US and UK drive exports but eurozone growth uneven
AN index measuring Ireland's export potential reached a three-year high during the third quarter of last year, but the pace of recovery among our main trading partners remains uneven.
Buoyant growth in the United States and UK helped drive the positive data. Together they accounted for the vast bulk of the quarterly improvement as recovery in both economies gained momentum last year.
The slightly firmer expansion in Belgian economy and another robust performance from China also helped.
By contrast, however, the eurozone was responsible for only a fraction of the increase, a symptom of the hesitancy of the economic recovery in the 17-member bloc, according to the Ireland Export Analysis Report from specialist bank Investec.
Aisling Dodgson, Investec's Ireland Head of Treasury, said exporters should benefit from a continued pick up in the US and UK.
"Despite the brighter outlook, the pace of expansion across Ireland's main trading partners will clearly remain uneven, which may see some firms recalibrating the geographic spread of their sales efforts over the coming year," Ms Dodgson said.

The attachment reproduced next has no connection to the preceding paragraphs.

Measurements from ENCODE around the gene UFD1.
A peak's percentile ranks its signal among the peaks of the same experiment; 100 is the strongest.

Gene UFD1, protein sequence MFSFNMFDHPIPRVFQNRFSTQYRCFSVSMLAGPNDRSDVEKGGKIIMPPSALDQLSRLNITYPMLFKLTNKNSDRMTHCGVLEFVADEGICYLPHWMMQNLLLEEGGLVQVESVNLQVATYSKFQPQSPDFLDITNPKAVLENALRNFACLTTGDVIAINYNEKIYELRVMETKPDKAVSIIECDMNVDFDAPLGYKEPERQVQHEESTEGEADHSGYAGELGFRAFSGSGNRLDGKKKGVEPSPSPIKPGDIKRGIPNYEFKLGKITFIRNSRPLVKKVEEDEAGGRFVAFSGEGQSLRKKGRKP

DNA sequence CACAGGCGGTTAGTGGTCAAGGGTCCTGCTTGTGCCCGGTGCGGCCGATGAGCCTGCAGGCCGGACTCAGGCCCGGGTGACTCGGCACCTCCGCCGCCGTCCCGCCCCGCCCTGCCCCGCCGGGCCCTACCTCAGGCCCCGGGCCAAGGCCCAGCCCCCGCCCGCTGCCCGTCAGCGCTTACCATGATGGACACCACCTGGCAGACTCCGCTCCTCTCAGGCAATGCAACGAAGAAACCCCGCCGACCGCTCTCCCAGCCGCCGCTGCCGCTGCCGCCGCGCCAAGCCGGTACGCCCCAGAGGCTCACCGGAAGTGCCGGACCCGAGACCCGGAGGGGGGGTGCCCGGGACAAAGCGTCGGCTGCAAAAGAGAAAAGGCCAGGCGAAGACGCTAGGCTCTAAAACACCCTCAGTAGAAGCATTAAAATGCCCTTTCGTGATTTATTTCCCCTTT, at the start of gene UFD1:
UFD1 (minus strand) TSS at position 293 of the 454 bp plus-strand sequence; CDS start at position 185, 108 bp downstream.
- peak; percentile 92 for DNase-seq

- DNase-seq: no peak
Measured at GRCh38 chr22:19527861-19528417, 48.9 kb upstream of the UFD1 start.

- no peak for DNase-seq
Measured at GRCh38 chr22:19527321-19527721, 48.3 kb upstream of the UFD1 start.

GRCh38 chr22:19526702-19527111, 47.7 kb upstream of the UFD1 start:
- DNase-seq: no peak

"This will require careful planning on how to manage currency exposures, which takes on an added importance at a time when some central banks have begun the process of unwinding the unprecedented policy accommodation we have seen over the past number of years."
The report, which captures export demand, export competitiveness and the pace of GDP growth in Ireland's 15 major trading partners, showed that the index increased by 0.6pc during the three months to the end of September.
This is compared to a gain of 0.5pc in quarter 2.
The eurozone as a whole was responsible for less than 0.1pc points of the rise.
The index is the quarter on quarter rate of growth or change in our main trading partners, a weighted average of various metrics.
Positive figures from Ireland's trading partners boost the state's export potential.
Ireland's export potential is also influenced by the pace of expansion in the country's main export markets.